For those with a keen interest in Kenyan and African history in general, Msambweni is a place to visit. Along the major road at Msambweni Bomani, we stop at Jomo Kenyatta Primary School, previously Bomani Primary School. Towards the end of his very eventful life, Mzee Jomo Kenyatta spent much of his time along the coast. One of the Kidigo dances that Mzee Kenyatta liked to watch, and perhaps danced during his youth days, was Sengenya. He was watching one such performance at the place when he collapsed suddenly and was rushed to Mombasa where he was pronounced dead. RIP Mzee Jomo Kenyatta.
Sign to Jomo Kenyatta Primary School, formerly Bomani Primary School. It was here where Mzee Kenyatta collapsed and was rushed to Mombasa where he passed away on August 22, 1978
We reach the border post of Horohoro and are amazed at the efficiency of the one-border post. Transport into and from Tanzania is as seamless as it can be. This is the East Africa we knew as we were growing up. I remember a famous ‘East African’ Dr Buyuni Jahazi. The late Prof. Buyuni Jahazi was three classes ahead of me at Malangali Secondary School. He was related to one Hindu Lilla of Bagamoyo, Tanzania. Buyuni’s parents lived in Kampala, Uganda, and his brother Mohamed Jahazi, was an Assistant Minister and a Member of Parliament for Mombasa Central, now Mvita Constituency. You cannot be more East African than that. Coincidentally, the one-border post concept was promoted by another famous Digo from Tanga, Ambassador Juma Volter Mwapachu, when he was Secretary General of the East African Community.
HoroHoro Border Post. Tanzania Side
LungaLunga border post. Kenya Side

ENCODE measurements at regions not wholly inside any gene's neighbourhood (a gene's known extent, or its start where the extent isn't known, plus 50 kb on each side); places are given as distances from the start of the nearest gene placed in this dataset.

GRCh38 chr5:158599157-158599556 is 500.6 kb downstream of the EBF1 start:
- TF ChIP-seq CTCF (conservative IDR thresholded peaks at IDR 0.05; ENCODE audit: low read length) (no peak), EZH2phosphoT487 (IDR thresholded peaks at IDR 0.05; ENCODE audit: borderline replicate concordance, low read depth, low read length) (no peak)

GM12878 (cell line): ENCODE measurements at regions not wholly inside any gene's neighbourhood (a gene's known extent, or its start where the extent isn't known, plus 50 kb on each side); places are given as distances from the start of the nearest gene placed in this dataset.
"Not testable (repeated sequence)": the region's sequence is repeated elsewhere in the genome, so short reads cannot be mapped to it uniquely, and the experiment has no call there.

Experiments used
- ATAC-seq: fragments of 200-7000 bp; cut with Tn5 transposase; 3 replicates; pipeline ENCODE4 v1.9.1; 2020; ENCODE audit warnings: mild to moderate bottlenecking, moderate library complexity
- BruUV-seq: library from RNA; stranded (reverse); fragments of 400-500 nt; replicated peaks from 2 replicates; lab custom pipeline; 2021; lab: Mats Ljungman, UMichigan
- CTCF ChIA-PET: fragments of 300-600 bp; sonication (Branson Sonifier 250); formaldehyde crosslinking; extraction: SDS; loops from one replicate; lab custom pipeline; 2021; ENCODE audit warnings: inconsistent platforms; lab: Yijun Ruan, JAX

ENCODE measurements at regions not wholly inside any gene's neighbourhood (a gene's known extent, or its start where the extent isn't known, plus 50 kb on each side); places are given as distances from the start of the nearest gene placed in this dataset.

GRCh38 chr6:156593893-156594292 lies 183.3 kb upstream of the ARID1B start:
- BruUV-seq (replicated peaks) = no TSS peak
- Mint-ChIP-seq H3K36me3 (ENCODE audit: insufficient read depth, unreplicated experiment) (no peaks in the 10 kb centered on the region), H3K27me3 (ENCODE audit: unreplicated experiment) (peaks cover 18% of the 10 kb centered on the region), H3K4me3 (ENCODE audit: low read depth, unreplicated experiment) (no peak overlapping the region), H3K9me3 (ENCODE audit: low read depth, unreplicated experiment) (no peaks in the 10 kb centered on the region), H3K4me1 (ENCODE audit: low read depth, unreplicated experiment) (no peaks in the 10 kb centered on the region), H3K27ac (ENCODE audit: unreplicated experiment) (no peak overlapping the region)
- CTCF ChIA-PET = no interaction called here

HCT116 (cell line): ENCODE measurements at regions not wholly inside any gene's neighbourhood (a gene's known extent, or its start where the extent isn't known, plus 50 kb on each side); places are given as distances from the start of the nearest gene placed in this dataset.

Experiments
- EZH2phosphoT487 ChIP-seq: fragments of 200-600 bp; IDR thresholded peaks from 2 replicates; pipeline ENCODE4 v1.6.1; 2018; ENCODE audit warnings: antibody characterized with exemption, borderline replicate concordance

On our way back we decide to take a detour at Lungalunga towards Vanga and explore the southern coast and the ‘absurdity’ of a border separating one community. We stop our vehicles in Kenya, walk about 100 meters south and we are right in the middle of Jasini, a vibrant settlement, a typical Digo-Swahili community. As we walk down a narrow ‘street’, we are reminded by the locals that some of us are in Kenya, and some are in Tanzania. There is no physical border as such, save for a few landmarks scattered around the village. Our attention is attracted to a street corner. A minibus with Tanzania registration number is parked facing south, 50 centimetres from the ‘border’. It is rightfully in Tanzania, and makes daily trips to and from Tanga in Tanzania, in the service of the Digo community across the border. The cross-border movement of people becomes especially handy during national election time in Kenya. We are informed that about 1000 individuals cross the invisible border to vote in Kenya!
At Vanga town we look for a Member of the County Assembly (MCA) called Yusuph Mbwana, a friend of Chirau. We meet Hassan Kibwanga Mwatosya, one of Chirau’s ardent political supporters who asks Chirau for financial support! We are informed that Vanga town is the home of Juma Boy, a famous name in Kenya coastal politics. Other famous names from the coast include Ronald Gideon Ngala (RIP), Robert Stanley Matano (RIP), Karisa Maitha, Shariff Nassir, Dawson Mwanyumba, Chirau Ali Mwakwere, Kassim Mwamzandi, Abdalla Ngozi, Ali Masudi Mwakileo, Suleiman Rashid Shakombo, Mbwana Ali Warrakah, Darius Mbele, Noah Katana Ngala, Juxton Shako, Marsden Madoka, Eliud Mwamunga, Morris Dzoro, Najib Balala, Ms. Marere Mwachai, Kazungu Kambi, Mashengu Mwachofi, Chibule wa Tsuma, Jembe Mwakalu, Caister Mwatela, George Mkangi, Abdulrahman Omar heka, Japhet Kase, John Mumba, Israel Lekwa Dhaidoo, Yuda Komora, Mwacharo Kubo, Mzamil Omar Mzamil, Mohamedali, Joe Khamisi, Omar Zonga, Rashid Mzee, Ali Bidu, Mwalimu Kombe, Mwidau, Msanifu Kombo, Sammy Omari, James Mwatsama, John Mvoyi, Ms Naomi Shabani, Kennedy Kiliku, Boy Juma Boy, Mathias Kea, Mtana Lewa, Mwadeghu, Suleiman Mwaronga Kamolle, Samson Mware, Morris Mboja, John Mnene, Lukindo, Ben Gunda, Mwacharo Kubo, Chief Kitonga, Roky Mchinga, Hassan Ali Joho, Ms Mishi Masika Warrakah, Dawson Mungatana, Mwandawiro Mghanga, Ms Aisha Jumwa and Mwasambu Mwaboza. Chirau and I usually share a joke: I affirm, emphatically too, that all those in Mijikenda with a prefix Mwa, must have come from Rungwe District in the Southern Highlands of Tanzania. He says Nyakyusas must have originated from Digo land!
From Vanga we pass through a large plantation whose sight intrigues us. It is neither sugar cane nor sisal. We sop to ask the attendants who inform us it is a tea tree plantation (not a tea plantation). Tea tree is used for the manufacture of cosmetics and for pharmaceutical uses.